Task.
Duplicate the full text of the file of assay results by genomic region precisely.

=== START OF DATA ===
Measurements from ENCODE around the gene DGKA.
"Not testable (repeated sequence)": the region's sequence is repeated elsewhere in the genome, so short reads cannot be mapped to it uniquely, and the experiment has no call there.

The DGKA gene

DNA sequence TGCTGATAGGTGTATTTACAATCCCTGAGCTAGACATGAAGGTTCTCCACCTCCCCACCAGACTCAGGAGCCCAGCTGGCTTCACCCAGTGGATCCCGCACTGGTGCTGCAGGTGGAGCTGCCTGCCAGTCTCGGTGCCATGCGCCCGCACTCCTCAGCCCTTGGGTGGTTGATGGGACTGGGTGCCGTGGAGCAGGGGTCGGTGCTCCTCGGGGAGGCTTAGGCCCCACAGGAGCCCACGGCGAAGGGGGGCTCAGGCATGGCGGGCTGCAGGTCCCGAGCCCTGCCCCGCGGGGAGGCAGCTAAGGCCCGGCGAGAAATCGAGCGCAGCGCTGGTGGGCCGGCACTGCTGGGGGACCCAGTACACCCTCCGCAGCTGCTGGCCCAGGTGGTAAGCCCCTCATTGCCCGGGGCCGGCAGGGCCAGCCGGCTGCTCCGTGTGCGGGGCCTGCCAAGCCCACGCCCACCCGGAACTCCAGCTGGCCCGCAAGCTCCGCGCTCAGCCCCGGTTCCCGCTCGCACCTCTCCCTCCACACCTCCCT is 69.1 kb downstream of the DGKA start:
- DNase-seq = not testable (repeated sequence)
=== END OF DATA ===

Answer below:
Measurements from ENCODE around the gene DGKA.
"Not testable (repeated sequence)": the region's sequence is repeated elsewhere in the genome, so short reads cannot be mapped to it uniquely, and the experiment has no call there.

The DGKA gene

DNA sequence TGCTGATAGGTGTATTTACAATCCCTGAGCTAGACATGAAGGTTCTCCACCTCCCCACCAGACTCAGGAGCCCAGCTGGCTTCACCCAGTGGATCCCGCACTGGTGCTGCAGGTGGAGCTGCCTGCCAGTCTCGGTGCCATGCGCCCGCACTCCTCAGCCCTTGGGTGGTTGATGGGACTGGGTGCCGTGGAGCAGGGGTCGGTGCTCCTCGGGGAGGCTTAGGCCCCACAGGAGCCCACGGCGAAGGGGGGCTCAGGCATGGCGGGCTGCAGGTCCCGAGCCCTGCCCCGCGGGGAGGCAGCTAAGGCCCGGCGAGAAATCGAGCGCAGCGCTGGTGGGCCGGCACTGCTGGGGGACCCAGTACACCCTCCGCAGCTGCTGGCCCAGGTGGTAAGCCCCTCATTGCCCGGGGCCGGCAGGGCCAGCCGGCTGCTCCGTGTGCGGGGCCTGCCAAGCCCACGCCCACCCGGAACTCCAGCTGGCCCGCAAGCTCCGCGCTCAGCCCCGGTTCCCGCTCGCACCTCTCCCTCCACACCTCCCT is 69.1 kb downstream of the DGKA start:
- DNase-seq = not testable (repeated sequence)